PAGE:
'Liner Folia, With American
on'Board. '
SieH In Mall Causes Apprehension
. In Ntw York.
NEW TORK. March Is. A wooden
box sibout a foot long and four or five
laches, deep and wide was handed in
for mailing at Station 8, Lafayette
and Howard streets, yesterday. The
address was "O. P. Palmer, tare'of
the Remington Arms Company,
Bridgeport, Conn." The sender's name
was given as .the A. M. T. Company,
llf Qenter' street. In the natural
coure 'of; events the box arrived at
the Hudson Terminal postofflce, but
there a feostal clerk found that the
wooden 'container was "broken. To his
horror. he saw peeping out of the box
the menacing nose of a three-Inch
shelLl-Verjr gingerly the box was
carried to;a mail truck and the driver
carried the box back to Station 8,
traveling; at ,jjuch a snail's pace that
pedesfrianVaecustomed to run for their
lives before the mall truoka stared
after&ira In amazement.
At Station-8 Detectives Murphy and
Barth. of the police bomb squad, were
called, They took the box to Captain
Tunneyts office, In police headquarters
arid tenderly started to examine It.
They unscrewed-the detonating cap
and gently shook the ehell.'whJch they
noticed was highly polished. One of
the detectives In rummaging among
tfie -papers wrapped about the Shell
found a card, bearing the name of N.
Stukalo. of Jthe AntomaUcwMachlne
and TooU-Company,- Inc. On it was.
"Mrl Palmer Dearv Sir: This Is a
souvrilr'fflr" yoprJdeSK "N5"langei"
What the -police sato'cannot be
ojmjed. . ' . sr.y .t.
A graphic picture of the unwarned
torpedoing 0f the-. Belgian relief
steamer Storstadt. the severe battle
with the sea by the survivors, and a
report of the torpedoing of "the Cun
ard non-passenger liner Folio with an
American abroad were given by Con
soT Frost, at Queenstown. In .a mes
sagets)he'State"Deparfment today.
His message concerning the relief
ship served to aggravate the question
of further relief for Belgium. As In
dicated by the State Department yes
terday, the case of ' the Storstadt
raises trie question, of -whether even
the Belgium relief flag supposed to
be'lmrfiune'frcm German ruthlessness
-7-Vlll hereafter serve to prqtect ves
sels 'carrying'' supplies to starving
Belgians. ,.
. Work, May Step.
Some officials expressed grave
j ... . . . .1 l"E aro w"n mm one morning to a
doubt that the relief work can :on-1 yeU known West End shop ti buy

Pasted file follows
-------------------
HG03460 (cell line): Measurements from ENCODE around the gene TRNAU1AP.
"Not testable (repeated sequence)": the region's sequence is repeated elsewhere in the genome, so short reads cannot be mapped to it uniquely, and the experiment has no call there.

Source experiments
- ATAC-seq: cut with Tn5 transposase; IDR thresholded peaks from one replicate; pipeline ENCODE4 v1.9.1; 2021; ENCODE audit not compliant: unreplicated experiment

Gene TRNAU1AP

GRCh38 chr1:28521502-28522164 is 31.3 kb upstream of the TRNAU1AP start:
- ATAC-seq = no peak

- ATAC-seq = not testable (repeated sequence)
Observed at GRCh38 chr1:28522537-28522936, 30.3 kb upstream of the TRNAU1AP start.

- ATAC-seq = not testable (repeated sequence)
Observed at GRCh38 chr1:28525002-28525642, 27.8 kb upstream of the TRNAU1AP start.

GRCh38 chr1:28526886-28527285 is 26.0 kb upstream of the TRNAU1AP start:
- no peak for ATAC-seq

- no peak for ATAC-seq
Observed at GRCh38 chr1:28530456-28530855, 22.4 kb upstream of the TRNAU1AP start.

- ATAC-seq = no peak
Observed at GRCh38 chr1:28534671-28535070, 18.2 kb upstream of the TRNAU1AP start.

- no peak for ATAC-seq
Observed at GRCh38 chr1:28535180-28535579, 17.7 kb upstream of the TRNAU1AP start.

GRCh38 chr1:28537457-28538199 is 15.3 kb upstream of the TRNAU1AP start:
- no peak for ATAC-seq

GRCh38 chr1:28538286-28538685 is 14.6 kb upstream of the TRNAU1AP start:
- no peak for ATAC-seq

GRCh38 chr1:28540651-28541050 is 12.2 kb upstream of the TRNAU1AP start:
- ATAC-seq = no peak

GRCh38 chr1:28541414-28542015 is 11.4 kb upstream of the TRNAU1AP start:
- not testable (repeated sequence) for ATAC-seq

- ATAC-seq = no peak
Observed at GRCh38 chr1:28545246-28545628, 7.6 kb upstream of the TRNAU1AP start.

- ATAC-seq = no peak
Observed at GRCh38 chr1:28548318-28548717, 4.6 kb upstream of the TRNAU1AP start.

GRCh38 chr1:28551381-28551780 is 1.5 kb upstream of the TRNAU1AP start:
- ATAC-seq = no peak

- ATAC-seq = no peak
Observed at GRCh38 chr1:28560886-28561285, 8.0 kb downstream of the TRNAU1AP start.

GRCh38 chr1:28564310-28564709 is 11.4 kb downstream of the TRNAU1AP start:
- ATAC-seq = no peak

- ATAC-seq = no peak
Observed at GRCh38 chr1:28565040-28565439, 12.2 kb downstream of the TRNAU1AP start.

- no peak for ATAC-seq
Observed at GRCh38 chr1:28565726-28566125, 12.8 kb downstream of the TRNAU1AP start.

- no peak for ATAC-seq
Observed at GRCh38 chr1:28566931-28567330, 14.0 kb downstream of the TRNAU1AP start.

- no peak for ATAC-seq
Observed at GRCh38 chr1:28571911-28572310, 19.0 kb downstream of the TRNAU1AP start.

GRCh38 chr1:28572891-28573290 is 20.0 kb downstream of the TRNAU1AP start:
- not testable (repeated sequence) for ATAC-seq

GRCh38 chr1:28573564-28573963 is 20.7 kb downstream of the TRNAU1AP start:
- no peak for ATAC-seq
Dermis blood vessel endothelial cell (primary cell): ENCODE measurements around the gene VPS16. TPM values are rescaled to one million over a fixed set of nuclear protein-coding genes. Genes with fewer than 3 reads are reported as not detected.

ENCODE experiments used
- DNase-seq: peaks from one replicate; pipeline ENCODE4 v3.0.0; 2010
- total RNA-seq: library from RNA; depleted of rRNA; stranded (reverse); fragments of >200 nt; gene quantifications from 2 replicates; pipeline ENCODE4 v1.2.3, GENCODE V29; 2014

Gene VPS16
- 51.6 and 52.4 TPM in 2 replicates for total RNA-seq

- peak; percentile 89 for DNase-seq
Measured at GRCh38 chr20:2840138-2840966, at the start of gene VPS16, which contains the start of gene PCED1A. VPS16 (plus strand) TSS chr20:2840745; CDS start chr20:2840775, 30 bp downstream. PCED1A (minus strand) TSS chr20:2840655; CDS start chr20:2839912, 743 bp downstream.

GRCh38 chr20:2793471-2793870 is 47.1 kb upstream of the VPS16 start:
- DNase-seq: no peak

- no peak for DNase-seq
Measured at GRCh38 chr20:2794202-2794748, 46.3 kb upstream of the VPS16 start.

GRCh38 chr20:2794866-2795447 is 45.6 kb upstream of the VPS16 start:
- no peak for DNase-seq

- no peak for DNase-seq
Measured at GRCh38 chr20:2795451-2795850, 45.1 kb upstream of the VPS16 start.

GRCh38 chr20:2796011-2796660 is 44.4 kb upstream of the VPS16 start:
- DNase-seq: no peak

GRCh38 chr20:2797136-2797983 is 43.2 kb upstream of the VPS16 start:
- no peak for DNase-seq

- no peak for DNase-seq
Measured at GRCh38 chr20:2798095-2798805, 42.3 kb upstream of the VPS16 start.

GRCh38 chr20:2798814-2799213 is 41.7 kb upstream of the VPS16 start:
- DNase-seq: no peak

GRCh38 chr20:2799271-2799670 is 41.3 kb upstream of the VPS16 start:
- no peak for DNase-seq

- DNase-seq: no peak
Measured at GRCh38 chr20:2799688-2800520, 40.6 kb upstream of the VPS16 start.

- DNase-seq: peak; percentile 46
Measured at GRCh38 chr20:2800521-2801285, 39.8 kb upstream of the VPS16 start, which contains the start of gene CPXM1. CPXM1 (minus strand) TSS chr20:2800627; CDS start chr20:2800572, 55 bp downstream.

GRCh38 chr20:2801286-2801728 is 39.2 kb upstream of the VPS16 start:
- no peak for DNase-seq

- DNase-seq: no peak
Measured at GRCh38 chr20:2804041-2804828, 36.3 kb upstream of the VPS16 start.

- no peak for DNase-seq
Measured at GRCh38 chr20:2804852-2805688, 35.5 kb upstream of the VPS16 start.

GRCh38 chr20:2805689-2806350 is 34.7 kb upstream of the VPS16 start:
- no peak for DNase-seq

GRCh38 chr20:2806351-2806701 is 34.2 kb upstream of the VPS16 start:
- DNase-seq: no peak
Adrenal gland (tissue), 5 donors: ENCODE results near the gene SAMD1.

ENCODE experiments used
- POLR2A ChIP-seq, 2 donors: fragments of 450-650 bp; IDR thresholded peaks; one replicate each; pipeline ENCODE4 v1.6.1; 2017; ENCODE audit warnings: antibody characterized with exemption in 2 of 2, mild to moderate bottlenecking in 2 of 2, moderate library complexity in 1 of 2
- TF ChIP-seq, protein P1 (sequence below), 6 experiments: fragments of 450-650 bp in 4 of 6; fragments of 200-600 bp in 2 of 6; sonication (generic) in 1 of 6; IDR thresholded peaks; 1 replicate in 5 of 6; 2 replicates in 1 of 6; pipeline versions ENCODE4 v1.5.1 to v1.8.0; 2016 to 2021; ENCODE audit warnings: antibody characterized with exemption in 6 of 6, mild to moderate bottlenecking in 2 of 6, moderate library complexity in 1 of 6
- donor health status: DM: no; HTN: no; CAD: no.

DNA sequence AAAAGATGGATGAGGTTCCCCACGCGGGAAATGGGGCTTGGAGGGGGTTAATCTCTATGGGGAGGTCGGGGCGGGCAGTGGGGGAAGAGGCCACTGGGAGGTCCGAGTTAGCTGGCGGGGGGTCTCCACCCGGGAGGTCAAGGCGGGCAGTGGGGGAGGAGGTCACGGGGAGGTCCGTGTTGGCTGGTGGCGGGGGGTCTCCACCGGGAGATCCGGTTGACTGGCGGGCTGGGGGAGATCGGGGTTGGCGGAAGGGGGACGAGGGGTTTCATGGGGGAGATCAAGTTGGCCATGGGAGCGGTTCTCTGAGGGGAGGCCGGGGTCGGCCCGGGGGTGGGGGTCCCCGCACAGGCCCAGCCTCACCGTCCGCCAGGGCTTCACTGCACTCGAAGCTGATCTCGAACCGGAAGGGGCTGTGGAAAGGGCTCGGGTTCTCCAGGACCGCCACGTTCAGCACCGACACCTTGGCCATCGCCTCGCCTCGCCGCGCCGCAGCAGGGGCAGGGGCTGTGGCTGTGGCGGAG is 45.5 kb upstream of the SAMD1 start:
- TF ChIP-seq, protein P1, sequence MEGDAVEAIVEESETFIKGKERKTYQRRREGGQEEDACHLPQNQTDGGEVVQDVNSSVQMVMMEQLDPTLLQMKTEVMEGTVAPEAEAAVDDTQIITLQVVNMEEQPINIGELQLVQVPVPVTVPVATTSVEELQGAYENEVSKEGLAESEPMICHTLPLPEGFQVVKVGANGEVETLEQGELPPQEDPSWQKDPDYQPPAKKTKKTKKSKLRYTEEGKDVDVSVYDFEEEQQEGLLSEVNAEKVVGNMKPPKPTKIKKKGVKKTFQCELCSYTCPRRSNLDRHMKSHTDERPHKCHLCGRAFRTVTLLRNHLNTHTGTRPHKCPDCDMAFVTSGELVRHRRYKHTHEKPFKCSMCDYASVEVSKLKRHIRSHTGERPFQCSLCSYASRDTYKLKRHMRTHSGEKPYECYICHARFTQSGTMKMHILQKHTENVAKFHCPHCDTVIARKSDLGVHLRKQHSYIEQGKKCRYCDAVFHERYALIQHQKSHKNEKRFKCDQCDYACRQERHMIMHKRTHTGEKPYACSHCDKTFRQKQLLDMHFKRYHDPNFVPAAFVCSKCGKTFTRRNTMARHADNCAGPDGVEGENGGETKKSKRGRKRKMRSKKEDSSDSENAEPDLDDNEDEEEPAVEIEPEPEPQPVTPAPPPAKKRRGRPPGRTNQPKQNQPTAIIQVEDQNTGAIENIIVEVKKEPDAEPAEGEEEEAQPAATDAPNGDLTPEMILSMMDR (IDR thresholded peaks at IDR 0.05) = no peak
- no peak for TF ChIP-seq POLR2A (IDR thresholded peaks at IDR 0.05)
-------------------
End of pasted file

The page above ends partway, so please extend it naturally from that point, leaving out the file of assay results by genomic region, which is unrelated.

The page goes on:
LONDON, March 13. The death of
Sir George Chetwynd Saturday at
Monte Carlo recalls the most famous
love story of the Victorian era, which
has a special American interest from
the fact that the baronet's heir,
George Guy Chetwynd, marled In 1002
the beautiful American girl, Rosa
mund Holt Secor, daughter of a rich
New York lawVer. who. however.
divorced him. 'This story of love and
the. turf Is recalled by a dally as fol
lows: "Chetwynd, once a conspicuous
figure on the turf and In the pbl5
set, appeareiln a cause celebre of the
turf whtn he brought a libel action
against' Lord, Durham for a speech
at a club in which the peer criticised
the running of Sir George's horse Ful
lerton In the racing season of 1887.
The jockey club refused to Investi
gate the matter, and Sir George
brought suit against Durham for
20,000 ($100,000) damages.
Submitted to Arbitration.
"The case. was btoueht before three
arhltratnrs. Jumna T.nwt!ir M 1
the Earl of March, and Prince Solty
koff. Though the graver charges
were found by the arbitrators un
founded, there were such unsatisfac
tory conditions about the running of
the baronet's horses that they award
ed him only a farthing damages and
ordered each side to pay its own
"Sir George took this as a slur upon
him and resigned from the Jockey
club. His jockeys was subsequently
warned off the turf.
"Sir George's turf career had a ro
mance. He married In 1870 the Mar
chioness of Hastings, who died In
J007. This lady, whose beautv of
stature had led to her being called
the pocket Venus,' was the only
daughter of the second Maraula of
Anglesea. They called her the 'lady-
Dira in me aays when Queen Alex
andra was a young bride.
Encaged to Chaplin.
"Lady Florence Paget, as she then
was, was engaged to Henry Chanlin.
She drove with him one morning to a
tinue. t
Frost's messages said
"Norwegian steamer Storstadt.
Buenos Aires to Rotterdam, with J. 000
tons of maize for belglan relief, un
der English charter, sunk by German
uBmarine seventy miles west of Skel-
!!-, 11:30 a. m., March S.
' "Submarlne'shelled'ahlp from three'
miles .or fifteen 'minutes, during
Which Storstadt stoppe'd and hoisted